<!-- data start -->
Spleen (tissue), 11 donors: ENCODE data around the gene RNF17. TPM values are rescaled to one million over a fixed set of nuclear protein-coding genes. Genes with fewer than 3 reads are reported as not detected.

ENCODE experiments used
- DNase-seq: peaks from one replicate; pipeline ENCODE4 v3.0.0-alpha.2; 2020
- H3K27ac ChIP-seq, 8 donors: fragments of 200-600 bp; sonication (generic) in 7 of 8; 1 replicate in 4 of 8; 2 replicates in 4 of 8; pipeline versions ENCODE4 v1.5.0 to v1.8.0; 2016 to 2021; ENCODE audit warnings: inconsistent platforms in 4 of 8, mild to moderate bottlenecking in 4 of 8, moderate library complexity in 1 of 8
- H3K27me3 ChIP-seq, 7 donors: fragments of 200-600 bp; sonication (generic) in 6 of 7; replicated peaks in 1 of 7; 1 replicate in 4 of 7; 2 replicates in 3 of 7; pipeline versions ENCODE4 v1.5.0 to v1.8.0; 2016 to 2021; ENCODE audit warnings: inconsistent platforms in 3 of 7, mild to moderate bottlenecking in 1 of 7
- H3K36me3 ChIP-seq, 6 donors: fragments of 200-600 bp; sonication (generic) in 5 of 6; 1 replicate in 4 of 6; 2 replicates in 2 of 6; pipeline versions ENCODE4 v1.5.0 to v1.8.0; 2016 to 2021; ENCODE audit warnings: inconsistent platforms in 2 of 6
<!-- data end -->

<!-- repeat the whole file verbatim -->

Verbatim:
Spleen (tissue), 11 donors: ENCODE data around the gene RNF17. TPM values are rescaled to one million over a fixed set of nuclear protein-coding genes. Genes with fewer than 3 reads are reported as not detected.

ENCODE experiments used
- DNase-seq: peaks from one replicate; pipeline ENCODE4 v3.0.0-alpha.2; 2020
- H3K27ac ChIP-seq, 8 donors: fragments of 200-600 bp; sonication (generic) in 7 of 8; 1 replicate in 4 of 8; 2 replicates in 4 of 8; pipeline versions ENCODE4 v1.5.0 to v1.8.0; 2016 to 2021; ENCODE audit warnings: inconsistent platforms in 4 of 8, mild to moderate bottlenecking in 4 of 8, moderate library complexity in 1 of 8
- H3K27me3 ChIP-seq, 7 donors: fragments of 200-600 bp; sonication (generic) in 6 of 7; replicated peaks in 1 of 7; 1 replicate in 4 of 7; 2 replicates in 3 of 7; pipeline versions ENCODE4 v1.5.0 to v1.8.0; 2016 to 2021; ENCODE audit warnings: inconsistent platforms in 3 of 7, mild to moderate bottlenecking in 1 of 7
- H3K36me3 ChIP-seq, 6 donors: fragments of 200-600 bp; sonication (generic) in 5 of 6; 1 replicate in 4 of 6; 2 replicates in 2 of 6; pipeline versions ENCODE4 v1.5.0 to v1.8.0; 2016 to 2021; ENCODE audit warnings: inconsistent platforms in 2 of 6